Hello, I am Stephen Poll part owner of Clay Financial. Thank you for your interest in my article. To get an idea if I am qualified to give you any kind of advice on taking this exam, I will go over a little of my background. I graduated a semester early from Ohio University with a degree in finance. I have taken and passed the combined Accident, Health & Life insurance exam, the combined Property & Casualty insurance exam, the Securities Industrial Exam (SIE), the Series 7 and the Series 66 in what took a little more than a year to complete. I will be writing an article for each exam, so be on the lookout for those.
I started my exam journey with the Accident, Health & Life insurance exam. You can take these exams separately or combined like I sort of did. The only requirement for an insurance exam is that you have a high school diploma and that you are at least the age of 18. You are allowed two and a half hours to answer 150 questions. These rules vary state to state so be sure to check your state's rules and regulations. In my opinion, this was the easiest exam of all the insurance and securities exams I have taken. That could be because I did not know what I could get away with so I studied fairly hard. A funny story, I accidentally only signed up for the health exam instead of the combined one. I passed with an 83% then immediately had to go out of the country for two weeks. I did not study during those two weeks and then came back, took a couple more practice exams and after a couple of days, I passed the life exam with 72%. Just enough. I was sponsored by a financial advising company I was working for so I had no out of pocket costs. This is the best way to take these exams. This was the only exam I did not personally pay for and from my experience, you can go on a nice vacation with the money you spend on all these.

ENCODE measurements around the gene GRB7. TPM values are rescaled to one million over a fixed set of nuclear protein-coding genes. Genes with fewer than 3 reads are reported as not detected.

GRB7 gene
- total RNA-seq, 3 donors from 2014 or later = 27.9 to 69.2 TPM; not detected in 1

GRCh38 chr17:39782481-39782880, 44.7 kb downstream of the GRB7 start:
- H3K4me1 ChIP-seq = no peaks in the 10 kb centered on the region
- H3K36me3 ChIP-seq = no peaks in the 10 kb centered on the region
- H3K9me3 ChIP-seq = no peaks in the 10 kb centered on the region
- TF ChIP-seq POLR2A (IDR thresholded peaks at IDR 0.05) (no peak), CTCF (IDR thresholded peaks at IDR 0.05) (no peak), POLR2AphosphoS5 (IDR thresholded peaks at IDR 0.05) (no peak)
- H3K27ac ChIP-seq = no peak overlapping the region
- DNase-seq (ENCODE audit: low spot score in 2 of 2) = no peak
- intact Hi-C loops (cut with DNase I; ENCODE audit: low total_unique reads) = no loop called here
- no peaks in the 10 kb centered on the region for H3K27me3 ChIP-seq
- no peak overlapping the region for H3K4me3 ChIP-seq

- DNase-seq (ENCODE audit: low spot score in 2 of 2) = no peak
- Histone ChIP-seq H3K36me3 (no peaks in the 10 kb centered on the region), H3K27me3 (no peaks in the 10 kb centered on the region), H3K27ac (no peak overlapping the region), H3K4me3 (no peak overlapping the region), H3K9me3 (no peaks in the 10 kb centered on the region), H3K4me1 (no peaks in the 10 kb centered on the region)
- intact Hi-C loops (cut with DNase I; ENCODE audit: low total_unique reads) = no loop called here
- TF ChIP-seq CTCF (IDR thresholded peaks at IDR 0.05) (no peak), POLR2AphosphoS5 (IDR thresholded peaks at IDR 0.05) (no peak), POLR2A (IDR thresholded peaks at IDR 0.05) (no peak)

I used ExamFX for the study material and I highly recommend using this product for any of the insurance exams you are thinking about taking. The cheapest option I used was the $150 self-study option. For the insurance exams, I did not need a tutor as the exams are pretty much definition based. If you need extra help you can scour YouTube and find some free and helpful study videos that can really tie together what you are learning. ExamFX provides thorough reading material with moderately helpful videos along the way. The most effective part of the course is the mini quizzes at the end of each chapter. This helps you better retain the information you just read. I read the entire material one time and took notes at the same time. Apparently, this helps you remember the material better. After every chapter, I took the practice exam specific to that chapter. If you do poorly on these you might consider reading the chapter again. ExamFx keeps track of your progress and you should be aiming for 80% on all practice quizzes and exams. This 80% is a great indicator that you will be able to meet the minimum requirement to pass of 70% (varies from state to state) when it counts, on test day. To more effectively study, make sure you understand the makeup of the exam. You do not want to be studying for hours on a chapter that only has five questions and neglecting a chapter that accounts for half the exam questions. You will want to set aside about a month of studying before you set your exam date but for each person, you might need more or less. After you are done reading the material I suggest taking and retaking the practice exams. They mimic the test very well. I have even read online that some people do not read the material and just take the practice exams over and over. I do not suggest this but it shows how effective these practice questions are. If you follow these recommendations you should be on your way to that passing score and your license! Good Luck!
If you have any specific questions please direct message me and be sure to check out my other article that covers the Property & Casualty insurance exam.